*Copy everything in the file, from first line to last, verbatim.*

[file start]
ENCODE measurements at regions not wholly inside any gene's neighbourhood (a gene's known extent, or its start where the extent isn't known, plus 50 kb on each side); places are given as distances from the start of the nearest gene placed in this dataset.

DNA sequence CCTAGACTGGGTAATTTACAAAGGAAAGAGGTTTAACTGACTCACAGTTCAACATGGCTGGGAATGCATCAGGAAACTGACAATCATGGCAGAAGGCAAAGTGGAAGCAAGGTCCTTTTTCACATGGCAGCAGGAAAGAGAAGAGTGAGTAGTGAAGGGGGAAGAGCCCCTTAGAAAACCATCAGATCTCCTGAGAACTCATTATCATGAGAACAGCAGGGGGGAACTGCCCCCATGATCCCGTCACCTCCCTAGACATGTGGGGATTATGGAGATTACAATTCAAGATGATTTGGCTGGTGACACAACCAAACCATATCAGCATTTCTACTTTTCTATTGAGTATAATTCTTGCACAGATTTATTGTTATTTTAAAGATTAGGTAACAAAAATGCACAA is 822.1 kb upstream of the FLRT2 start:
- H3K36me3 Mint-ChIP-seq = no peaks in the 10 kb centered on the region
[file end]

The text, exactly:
ENCODE measurements at regions not wholly inside any gene's neighbourhood (a gene's known extent, or its start where the extent isn't known, plus 50 kb on each side); places are given as distances from the start of the nearest gene placed in this dataset.

DNA sequence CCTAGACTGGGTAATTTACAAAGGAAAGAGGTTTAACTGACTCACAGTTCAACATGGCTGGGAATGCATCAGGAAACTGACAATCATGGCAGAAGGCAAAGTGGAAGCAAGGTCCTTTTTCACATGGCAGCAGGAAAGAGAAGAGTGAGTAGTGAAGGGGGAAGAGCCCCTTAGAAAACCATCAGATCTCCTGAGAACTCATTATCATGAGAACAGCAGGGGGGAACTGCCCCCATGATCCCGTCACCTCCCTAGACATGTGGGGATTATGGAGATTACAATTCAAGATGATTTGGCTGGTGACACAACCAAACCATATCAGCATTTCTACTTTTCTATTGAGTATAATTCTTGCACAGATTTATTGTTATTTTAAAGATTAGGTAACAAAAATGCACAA is 822.1 kb upstream of the FLRT2 start:
- H3K36me3 Mint-ChIP-seq = no peaks in the 10 kb centered on the region